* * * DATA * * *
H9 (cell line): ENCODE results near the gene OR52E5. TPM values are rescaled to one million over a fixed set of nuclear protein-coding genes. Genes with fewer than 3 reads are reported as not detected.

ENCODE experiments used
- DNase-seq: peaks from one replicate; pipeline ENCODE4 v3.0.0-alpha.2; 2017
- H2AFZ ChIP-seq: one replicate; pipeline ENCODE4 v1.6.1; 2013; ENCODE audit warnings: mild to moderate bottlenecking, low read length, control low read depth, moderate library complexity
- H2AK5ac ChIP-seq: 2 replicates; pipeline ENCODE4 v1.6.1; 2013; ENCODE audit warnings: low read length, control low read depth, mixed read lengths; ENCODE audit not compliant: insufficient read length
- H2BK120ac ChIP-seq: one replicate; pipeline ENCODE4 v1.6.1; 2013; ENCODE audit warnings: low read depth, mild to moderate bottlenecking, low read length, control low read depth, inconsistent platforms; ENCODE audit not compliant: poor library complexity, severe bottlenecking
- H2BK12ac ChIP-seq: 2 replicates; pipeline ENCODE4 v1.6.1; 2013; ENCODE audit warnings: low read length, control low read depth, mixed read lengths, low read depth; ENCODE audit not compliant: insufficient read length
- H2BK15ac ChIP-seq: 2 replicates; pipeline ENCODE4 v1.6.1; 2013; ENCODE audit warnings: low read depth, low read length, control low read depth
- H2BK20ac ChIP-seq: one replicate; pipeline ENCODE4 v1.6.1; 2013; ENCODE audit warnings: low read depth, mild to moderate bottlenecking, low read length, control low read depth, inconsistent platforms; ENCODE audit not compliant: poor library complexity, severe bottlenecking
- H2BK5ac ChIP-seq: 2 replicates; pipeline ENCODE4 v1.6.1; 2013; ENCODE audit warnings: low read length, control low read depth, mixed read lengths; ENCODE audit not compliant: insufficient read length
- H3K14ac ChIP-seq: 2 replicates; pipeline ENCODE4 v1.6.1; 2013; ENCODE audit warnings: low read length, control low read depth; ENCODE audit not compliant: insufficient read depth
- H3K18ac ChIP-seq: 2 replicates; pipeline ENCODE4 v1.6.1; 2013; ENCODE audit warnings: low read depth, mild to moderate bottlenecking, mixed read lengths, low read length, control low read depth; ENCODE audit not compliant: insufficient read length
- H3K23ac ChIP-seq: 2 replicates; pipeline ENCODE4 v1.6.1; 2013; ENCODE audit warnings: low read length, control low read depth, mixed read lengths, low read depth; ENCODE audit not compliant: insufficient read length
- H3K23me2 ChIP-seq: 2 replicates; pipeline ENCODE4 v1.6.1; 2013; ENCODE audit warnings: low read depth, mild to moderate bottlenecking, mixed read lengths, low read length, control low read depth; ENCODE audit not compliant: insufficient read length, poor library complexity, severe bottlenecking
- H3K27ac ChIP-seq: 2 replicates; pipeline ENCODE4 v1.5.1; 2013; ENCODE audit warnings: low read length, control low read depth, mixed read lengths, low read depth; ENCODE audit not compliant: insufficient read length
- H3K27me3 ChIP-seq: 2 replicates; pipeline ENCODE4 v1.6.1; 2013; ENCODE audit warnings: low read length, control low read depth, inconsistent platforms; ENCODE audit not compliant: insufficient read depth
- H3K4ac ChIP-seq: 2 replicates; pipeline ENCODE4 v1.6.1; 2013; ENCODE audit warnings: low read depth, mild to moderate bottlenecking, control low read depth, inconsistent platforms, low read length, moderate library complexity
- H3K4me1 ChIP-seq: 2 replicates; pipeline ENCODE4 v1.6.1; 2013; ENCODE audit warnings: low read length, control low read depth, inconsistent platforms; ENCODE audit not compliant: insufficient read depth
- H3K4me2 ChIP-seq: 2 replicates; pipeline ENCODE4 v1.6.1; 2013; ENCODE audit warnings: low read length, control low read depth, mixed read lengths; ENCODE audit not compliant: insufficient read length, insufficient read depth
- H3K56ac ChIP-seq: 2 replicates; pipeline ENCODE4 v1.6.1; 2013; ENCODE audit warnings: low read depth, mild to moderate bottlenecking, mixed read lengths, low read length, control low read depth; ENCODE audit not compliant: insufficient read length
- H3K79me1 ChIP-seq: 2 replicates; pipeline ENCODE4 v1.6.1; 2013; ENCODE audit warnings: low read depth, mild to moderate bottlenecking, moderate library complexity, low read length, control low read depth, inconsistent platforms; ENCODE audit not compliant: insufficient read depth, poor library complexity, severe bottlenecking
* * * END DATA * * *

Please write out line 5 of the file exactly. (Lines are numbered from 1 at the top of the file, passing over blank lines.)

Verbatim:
- H2AK5ac ChIP-seq: 2 replicates; pipeline ENCODE4 v1.6.1; 2013; ENCODE audit warnings: low read length, control low read depth, mixed read lengths; ENCODE audit not compliant: insufficient read length